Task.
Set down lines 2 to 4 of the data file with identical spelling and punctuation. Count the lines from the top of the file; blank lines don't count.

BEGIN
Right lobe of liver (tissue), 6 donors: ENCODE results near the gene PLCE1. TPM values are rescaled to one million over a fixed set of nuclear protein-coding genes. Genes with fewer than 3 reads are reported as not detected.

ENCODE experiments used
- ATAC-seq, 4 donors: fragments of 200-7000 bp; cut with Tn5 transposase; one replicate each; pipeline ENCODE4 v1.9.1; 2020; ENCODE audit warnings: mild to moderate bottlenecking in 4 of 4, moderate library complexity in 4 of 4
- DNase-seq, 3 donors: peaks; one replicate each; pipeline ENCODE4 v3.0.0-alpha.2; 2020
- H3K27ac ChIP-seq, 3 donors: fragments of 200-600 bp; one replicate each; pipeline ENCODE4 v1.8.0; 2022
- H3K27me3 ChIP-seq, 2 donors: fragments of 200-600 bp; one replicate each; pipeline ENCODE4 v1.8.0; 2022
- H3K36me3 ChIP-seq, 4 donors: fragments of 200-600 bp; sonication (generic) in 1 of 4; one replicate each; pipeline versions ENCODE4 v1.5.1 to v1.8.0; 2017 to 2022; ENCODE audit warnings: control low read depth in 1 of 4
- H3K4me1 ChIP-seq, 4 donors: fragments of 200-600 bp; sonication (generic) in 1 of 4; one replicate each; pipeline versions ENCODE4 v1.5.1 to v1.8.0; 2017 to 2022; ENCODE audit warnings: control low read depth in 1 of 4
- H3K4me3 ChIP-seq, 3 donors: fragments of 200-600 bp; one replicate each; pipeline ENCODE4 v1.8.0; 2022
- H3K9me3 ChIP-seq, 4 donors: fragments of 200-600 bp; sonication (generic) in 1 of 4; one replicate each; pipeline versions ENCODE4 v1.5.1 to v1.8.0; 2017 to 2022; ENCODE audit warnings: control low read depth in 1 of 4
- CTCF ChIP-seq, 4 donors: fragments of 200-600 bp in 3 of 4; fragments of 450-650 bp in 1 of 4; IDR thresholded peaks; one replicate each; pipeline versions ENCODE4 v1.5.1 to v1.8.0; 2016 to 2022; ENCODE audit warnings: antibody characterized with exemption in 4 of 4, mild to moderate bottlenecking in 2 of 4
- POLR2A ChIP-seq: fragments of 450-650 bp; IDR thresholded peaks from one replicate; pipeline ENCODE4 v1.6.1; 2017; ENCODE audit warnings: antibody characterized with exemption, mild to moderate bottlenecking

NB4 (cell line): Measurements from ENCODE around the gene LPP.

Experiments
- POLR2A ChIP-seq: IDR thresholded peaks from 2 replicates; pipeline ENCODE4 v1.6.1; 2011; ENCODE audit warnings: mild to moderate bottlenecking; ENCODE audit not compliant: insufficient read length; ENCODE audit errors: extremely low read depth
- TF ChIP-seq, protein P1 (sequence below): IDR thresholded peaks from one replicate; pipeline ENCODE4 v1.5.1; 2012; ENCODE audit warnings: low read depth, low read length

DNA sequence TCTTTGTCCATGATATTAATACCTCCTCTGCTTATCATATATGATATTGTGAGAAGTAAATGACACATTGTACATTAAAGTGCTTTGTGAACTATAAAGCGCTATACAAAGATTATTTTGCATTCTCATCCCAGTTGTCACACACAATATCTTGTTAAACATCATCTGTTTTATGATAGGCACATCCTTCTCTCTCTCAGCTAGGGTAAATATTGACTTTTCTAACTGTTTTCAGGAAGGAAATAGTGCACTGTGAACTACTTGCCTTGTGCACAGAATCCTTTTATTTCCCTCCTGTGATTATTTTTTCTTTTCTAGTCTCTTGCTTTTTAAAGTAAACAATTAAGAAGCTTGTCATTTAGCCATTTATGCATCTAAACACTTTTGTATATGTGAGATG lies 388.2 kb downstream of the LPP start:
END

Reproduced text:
ENCODE experiments used
- ATAC-seq, 4 donors: fragments of 200-7000 bp; cut with Tn5 transposase; one replicate each; pipeline ENCODE4 v1.9.1; 2020; ENCODE audit warnings: mild to moderate bottlenecking in 4 of 4, moderate library complexity in 4 of 4
- DNase-seq, 3 donors: peaks; one replicate each; pipeline ENCODE4 v3.0.0-alpha.2; 2020